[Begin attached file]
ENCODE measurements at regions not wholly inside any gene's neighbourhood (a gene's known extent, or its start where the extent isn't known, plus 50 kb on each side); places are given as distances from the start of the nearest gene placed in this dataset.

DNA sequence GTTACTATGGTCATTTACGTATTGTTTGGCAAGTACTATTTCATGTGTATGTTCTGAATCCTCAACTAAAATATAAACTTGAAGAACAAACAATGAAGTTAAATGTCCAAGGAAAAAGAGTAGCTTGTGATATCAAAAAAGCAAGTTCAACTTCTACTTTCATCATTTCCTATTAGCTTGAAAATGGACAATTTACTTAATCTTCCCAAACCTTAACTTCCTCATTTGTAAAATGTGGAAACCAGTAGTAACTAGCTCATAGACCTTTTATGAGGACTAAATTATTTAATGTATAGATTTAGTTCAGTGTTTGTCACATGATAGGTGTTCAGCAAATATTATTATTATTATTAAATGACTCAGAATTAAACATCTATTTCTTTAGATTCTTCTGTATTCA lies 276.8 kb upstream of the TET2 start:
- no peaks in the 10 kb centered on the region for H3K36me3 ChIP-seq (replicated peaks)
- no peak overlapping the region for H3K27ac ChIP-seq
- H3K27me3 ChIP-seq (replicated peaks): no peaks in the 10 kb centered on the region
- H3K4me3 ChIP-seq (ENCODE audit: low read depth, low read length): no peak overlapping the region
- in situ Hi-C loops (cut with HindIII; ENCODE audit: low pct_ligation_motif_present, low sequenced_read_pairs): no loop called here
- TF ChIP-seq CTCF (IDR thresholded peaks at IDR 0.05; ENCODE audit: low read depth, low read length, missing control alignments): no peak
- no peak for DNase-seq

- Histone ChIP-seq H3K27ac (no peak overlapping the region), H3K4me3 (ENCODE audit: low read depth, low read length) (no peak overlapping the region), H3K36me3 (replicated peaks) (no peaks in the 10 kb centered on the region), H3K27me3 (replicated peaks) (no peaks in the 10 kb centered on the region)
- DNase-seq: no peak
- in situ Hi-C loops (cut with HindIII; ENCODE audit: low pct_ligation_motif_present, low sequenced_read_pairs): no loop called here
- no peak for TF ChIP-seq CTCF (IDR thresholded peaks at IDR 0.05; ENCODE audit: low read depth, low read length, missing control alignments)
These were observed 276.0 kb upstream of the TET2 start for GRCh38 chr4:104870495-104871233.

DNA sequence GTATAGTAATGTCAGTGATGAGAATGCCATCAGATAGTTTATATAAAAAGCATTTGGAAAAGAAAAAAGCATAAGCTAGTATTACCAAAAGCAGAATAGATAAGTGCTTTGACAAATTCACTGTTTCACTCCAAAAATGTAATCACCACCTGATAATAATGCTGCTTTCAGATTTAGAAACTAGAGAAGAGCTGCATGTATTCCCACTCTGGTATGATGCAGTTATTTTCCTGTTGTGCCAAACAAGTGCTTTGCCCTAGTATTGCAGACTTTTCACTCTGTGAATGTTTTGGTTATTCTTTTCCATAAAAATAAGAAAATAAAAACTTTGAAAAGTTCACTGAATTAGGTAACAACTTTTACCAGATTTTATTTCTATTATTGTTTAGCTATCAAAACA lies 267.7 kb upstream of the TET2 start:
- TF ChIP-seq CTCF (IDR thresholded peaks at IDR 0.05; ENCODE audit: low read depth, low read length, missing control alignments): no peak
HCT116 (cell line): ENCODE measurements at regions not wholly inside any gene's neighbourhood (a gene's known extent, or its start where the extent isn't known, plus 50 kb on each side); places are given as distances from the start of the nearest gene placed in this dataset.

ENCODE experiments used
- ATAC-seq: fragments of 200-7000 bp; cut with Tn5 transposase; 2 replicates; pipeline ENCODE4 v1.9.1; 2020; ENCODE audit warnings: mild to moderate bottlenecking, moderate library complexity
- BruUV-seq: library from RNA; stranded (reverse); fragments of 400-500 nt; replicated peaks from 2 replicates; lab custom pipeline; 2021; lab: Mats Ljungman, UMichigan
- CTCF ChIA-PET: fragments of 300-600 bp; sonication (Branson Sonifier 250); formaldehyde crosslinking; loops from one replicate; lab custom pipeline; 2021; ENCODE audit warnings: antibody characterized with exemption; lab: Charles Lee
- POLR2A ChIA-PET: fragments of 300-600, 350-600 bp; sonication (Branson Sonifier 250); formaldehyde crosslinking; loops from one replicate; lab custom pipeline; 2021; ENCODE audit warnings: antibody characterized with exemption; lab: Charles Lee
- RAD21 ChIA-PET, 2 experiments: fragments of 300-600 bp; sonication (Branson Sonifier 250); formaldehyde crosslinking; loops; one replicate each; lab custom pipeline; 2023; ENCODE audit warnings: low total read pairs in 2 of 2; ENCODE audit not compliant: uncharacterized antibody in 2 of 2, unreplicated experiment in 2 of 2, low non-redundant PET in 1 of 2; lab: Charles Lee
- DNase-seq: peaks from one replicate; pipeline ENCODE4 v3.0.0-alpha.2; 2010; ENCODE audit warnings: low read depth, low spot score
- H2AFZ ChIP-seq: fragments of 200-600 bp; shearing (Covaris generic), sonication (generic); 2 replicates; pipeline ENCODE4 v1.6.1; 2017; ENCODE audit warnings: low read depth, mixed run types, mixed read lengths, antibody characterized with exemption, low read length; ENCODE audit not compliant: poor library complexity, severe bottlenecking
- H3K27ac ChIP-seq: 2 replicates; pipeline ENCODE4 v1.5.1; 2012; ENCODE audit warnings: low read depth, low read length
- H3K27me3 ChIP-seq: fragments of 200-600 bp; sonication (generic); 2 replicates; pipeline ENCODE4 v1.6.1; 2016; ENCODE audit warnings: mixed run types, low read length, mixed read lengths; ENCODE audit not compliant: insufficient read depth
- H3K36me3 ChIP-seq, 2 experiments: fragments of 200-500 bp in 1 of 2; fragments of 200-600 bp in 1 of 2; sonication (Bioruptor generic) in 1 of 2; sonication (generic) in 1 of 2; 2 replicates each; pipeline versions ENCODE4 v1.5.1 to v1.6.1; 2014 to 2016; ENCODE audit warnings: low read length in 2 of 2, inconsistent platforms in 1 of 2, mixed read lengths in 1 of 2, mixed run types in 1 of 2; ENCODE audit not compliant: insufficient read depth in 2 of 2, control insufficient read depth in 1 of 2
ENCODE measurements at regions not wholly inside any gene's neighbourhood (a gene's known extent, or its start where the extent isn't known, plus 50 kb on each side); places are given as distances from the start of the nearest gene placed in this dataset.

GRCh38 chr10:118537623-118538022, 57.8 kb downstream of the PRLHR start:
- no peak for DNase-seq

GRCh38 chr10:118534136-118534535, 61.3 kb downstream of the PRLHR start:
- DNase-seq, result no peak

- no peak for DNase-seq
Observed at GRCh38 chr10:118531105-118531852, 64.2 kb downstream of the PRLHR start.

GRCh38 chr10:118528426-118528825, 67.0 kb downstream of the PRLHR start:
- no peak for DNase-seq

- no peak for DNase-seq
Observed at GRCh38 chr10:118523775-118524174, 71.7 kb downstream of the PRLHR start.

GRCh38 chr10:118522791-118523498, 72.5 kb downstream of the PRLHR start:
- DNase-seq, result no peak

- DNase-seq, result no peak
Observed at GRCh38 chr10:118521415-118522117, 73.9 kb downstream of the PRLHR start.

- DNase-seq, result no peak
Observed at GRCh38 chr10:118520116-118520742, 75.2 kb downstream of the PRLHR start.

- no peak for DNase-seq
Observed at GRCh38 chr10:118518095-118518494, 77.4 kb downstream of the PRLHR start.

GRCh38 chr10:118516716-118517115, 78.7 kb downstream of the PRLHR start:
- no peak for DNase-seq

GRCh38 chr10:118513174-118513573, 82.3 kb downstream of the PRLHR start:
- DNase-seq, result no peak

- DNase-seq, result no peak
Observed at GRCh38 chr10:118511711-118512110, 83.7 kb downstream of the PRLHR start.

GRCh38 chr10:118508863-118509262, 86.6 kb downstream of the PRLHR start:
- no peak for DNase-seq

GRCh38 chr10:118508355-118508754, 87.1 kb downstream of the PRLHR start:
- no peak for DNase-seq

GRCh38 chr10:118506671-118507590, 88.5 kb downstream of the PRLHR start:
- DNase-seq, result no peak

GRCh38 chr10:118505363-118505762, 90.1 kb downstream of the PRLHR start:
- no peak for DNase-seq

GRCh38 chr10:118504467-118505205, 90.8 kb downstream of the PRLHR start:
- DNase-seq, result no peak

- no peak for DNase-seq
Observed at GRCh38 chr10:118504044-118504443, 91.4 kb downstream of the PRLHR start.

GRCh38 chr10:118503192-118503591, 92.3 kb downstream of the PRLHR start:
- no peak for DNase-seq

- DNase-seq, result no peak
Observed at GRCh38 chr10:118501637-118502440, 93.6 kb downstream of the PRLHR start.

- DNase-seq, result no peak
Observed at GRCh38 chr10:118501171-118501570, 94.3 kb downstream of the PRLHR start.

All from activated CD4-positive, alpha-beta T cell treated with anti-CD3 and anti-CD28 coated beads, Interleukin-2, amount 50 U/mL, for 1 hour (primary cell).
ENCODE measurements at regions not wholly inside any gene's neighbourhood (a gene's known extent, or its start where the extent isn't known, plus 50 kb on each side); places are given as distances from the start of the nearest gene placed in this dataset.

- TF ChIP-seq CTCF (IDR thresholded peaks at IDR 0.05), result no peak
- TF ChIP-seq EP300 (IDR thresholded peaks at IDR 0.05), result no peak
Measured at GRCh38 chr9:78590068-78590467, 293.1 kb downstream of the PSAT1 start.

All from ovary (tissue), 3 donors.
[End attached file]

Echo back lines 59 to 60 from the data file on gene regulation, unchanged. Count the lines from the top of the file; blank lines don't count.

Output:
- DNase-seq, result no peak

GRCh38 chr10:118505363-118505762, 90.1 kb downstream of the PRLHR start: